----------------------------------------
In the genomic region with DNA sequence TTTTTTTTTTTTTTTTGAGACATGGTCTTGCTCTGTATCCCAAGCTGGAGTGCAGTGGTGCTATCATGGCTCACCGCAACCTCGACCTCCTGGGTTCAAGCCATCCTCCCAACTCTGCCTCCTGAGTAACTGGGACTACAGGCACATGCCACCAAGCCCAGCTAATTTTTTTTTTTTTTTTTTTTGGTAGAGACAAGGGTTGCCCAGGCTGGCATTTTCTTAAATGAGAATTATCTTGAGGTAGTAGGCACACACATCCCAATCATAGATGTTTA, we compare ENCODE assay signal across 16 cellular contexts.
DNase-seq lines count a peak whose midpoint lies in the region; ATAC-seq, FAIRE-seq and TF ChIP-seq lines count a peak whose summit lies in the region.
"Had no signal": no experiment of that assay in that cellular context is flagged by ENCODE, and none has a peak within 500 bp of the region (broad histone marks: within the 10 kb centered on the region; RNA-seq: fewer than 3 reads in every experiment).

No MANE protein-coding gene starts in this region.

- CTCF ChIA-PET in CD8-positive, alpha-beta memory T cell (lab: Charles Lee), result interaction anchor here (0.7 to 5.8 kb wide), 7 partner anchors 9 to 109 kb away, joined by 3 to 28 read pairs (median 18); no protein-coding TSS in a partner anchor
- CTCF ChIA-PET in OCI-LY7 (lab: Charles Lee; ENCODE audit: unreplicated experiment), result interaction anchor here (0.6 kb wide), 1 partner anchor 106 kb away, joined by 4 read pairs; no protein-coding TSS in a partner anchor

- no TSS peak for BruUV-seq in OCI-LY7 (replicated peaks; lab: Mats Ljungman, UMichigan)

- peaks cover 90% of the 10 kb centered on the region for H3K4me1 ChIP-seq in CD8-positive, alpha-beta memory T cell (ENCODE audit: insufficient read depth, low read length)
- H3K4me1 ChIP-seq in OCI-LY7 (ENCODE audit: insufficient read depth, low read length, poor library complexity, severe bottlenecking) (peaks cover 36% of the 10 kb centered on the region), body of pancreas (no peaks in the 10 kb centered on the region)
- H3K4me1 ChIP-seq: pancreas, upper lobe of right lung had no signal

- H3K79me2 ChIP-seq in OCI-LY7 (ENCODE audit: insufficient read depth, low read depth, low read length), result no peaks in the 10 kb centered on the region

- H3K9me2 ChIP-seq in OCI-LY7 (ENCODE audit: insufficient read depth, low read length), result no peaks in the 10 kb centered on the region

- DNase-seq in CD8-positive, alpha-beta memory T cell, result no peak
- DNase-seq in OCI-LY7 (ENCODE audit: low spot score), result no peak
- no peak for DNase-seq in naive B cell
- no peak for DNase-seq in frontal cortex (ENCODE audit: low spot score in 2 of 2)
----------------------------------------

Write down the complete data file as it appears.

In the genomic region with DNA sequence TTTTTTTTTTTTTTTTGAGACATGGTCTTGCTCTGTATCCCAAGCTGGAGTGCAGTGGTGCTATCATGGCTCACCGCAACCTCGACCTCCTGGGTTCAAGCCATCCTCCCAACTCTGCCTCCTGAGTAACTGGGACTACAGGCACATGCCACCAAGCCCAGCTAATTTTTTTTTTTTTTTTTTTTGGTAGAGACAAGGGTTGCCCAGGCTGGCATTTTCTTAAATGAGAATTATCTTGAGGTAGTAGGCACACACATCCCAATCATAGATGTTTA, we compare ENCODE assay signal across 16 cellular contexts.
DNase-seq lines count a peak whose midpoint lies in the region; ATAC-seq, FAIRE-seq and TF ChIP-seq lines count a peak whose summit lies in the region.
"Had no signal": no experiment of that assay in that cellular context is flagged by ENCODE, and none has a peak within 500 bp of the region (broad histone marks: within the 10 kb centered on the region; RNA-seq: fewer than 3 reads in every experiment).

No MANE protein-coding gene starts in this region.

- CTCF ChIA-PET in CD8-positive, alpha-beta memory T cell (lab: Charles Lee), result interaction anchor here (0.7 to 5.8 kb wide), 7 partner anchors 9 to 109 kb away, joined by 3 to 28 read pairs (median 18); no protein-coding TSS in a partner anchor
- CTCF ChIA-PET in OCI-LY7 (lab: Charles Lee; ENCODE audit: unreplicated experiment), result interaction anchor here (0.6 kb wide), 1 partner anchor 106 kb away, joined by 4 read pairs; no protein-coding TSS in a partner anchor

- no TSS peak for BruUV-seq in OCI-LY7 (replicated peaks; lab: Mats Ljungman, UMichigan)

- peaks cover 90% of the 10 kb centered on the region for H3K4me1 ChIP-seq in CD8-positive, alpha-beta memory T cell (ENCODE audit: insufficient read depth, low read length)
- H3K4me1 ChIP-seq in OCI-LY7 (ENCODE audit: insufficient read depth, low read length, poor library complexity, severe bottlenecking) (peaks cover 36% of the 10 kb centered on the region), body of pancreas (no peaks in the 10 kb centered on the region)
- H3K4me1 ChIP-seq: pancreas, upper lobe of right lung had no signal

- H3K79me2 ChIP-seq in OCI-LY7 (ENCODE audit: insufficient read depth, low read depth, low read length), result no peaks in the 10 kb centered on the region

- H3K9me2 ChIP-seq in OCI-LY7 (ENCODE audit: insufficient read depth, low read length), result no peaks in the 10 kb centered on the region

- DNase-seq in CD8-positive, alpha-beta memory T cell, result no peak
- DNase-seq in OCI-LY7 (ENCODE audit: low spot score), result no peak
- no peak for DNase-seq in naive B cell
- no peak for DNase-seq in frontal cortex (ENCODE audit: low spot score in 2 of 2)